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DISSEMINATED INTRAVASCULAR COAGULATION (DIC)

Posted Jun 30 2010 5:42am

          Disseminated intravascular coagulation (DIC) is a disorder characterized by massive systemic activation of coagulation with consumption of platelets and coagulation proteins.  Normally, when you are injured, certain proteins in the blood become activated and travel to the injury site to help stop bleeding.  However, in persons with DIC, these proteins become abnormally active.  The disorder presents in a very ill patient as bleeding into the skin (purpura) and other tissues.  It arises as a complication of different serious and life-threatening diseases.  It covers the continuum of events that occur in the coagulation pathway.  Initially there is uncontrolled activation of clotting factors in the blood vessels, causing clotting of blood throughout the whole body.  This depletes the body of its platelets and coagulation factors and results in a paradoxical increased risk of bleeding (hemorrhaging).  Hence, patients with DIC have a loss of balance between the clot-forming activity of thrombin (enzyme that causes blood to clot) and the clot-lysing activity of plasmin (enzyme that dissolves blood clots).  DIC is not a specific diagnosis and its presence always indicates another underlying disease.

          The most common causes of DIC are pregnancy (which usually causes DIC when a complication causes material from the inside of the womb to get into the mother’s bloodstream), cancer, serious infections (such as a blood infection known as sepsis), severe head injury, certain poisonous snakebites and surgery.  The infections can be from gram-positive and gram-negative septicemia, meningococcemia, typhoid fever, Rocky Mountain spotted fever, viraemia and parasites.  The three main symptom groups of DIC are the symptoms of the underlying condition that caused DIC (such as pregnancy, cancer or serious illness), abnormal bleeding and symptoms from abnormal blood clots, such as leg pain from a deep venous thrombosis.  Whatever the cause, DIC is a serious condition that can cause permanent organ damage and death.  However, if the underlying cause can be corrected, DIC may go away and cause no long-term effects.

          Prevention is usually not possible, but is related to the cause.  For instance, following sports safety guidelines for children, adolescents and adults could prevent some cases due to head injury.  Early treatment of infections with antibiotics may stop them from getting severe enough to cause DIC.  Avoidance of snakes can help prevent snakebites.  Disseminated intravascular coagulation should be suspected in any individual who has an unexplained tendency toward bleeding and has experienced any clinical condition that introduces coagulation-promoting factors into the circulation.  In an acute case of DIC, multiple bleeding sites will be present, bruising of the skin, sudden onset of fever and extensive purpura of the extremities are most likely.  Excessive bleeding can appear suddenly and progress rapidly to severe or fatal hemorrhage.  Any condition that also causes decreased blood flow can stimulate DIC.  Signs and symptoms of a more chronic, or gradual DIC are prolonged bleeding from a venipuncture site, bleeding gums, nosebleeds, bruising easily and the presence of minute, pinpoint red spots caused by bleeding under the layer of the skin.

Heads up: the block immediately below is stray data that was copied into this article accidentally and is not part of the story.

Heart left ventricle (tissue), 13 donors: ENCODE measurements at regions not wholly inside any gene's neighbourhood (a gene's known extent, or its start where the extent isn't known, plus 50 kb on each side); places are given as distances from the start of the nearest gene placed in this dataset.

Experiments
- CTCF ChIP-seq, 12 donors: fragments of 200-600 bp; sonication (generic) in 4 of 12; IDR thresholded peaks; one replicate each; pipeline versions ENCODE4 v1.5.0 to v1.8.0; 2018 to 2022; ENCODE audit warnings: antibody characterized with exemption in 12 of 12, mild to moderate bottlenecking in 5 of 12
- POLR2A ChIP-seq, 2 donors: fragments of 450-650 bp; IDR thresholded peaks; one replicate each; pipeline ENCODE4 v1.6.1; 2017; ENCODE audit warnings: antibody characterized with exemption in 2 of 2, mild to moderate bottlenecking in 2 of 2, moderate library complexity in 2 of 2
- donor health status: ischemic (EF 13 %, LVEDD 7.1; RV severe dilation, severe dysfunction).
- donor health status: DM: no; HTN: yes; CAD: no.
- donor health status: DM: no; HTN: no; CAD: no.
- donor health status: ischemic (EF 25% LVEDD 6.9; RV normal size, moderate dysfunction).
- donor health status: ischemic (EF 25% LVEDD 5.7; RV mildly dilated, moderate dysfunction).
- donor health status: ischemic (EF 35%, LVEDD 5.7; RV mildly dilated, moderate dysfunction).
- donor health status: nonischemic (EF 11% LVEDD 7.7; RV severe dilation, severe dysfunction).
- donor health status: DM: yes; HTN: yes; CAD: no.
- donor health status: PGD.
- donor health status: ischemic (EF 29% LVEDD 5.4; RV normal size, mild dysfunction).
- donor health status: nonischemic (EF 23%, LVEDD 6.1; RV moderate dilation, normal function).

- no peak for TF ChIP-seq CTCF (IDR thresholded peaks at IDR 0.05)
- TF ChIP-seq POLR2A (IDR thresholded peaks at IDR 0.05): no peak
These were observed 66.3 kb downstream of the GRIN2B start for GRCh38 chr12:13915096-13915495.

Diagnosis of DIC begins with the history and physical exam.  DIC is usually suspected when a person with a condition known to cause DIC has abnormal bleeding or blood clots.  In most cases, the diagnosis is confirmed with blood tests.  A series of blood tests, often called a DIC panel, can be ordered when this condition is suspected.  The blood tests measure various parts of the clotting mechanism and count the number of cells in the blood.  Following diagnosis, the objective of treatment is to determine the under-lying cause of DIC and treat it, because this underlying cause predicts the probable outcome.  The presence of inadequate blood components can be overcome with fresh frozen plasma and blood transfusions.  Fibrinogen replacement can also occur by transfusion of blood products.  When the primary disease cannot be treated, intravenous injections of heparin, a medication used to prevent thrombosis, are sometimes used in combination with replacement therapy.  The use of heparin is, however, very controversial because it can cause bleeding itself.

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